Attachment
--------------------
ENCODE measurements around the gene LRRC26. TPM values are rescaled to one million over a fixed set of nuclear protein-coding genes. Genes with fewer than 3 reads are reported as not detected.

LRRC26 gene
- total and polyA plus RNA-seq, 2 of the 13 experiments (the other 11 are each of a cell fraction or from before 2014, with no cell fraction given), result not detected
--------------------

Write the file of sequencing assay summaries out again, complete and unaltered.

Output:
ENCODE measurements around the gene LRRC26. TPM values are rescaled to one million over a fixed set of nuclear protein-coding genes. Genes with fewer than 3 reads are reported as not detected.

LRRC26 gene
- total and polyA plus RNA-seq, 2 of the 13 experiments (the other 11 are each of a cell fraction or from before 2014, with no cell fraction given), result not detected